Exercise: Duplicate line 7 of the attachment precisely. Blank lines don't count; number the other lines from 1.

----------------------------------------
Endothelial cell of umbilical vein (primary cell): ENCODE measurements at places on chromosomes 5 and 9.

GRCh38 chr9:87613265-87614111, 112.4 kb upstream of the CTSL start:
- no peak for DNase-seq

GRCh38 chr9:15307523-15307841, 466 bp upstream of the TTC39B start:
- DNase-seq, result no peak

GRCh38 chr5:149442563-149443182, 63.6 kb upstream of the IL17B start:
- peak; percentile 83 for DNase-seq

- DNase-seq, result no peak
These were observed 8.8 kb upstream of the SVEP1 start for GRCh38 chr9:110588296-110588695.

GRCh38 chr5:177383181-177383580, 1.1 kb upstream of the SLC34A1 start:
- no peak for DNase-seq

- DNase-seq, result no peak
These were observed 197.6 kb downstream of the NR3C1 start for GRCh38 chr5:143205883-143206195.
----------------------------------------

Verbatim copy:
- peak; percentile 83 for DNase-seq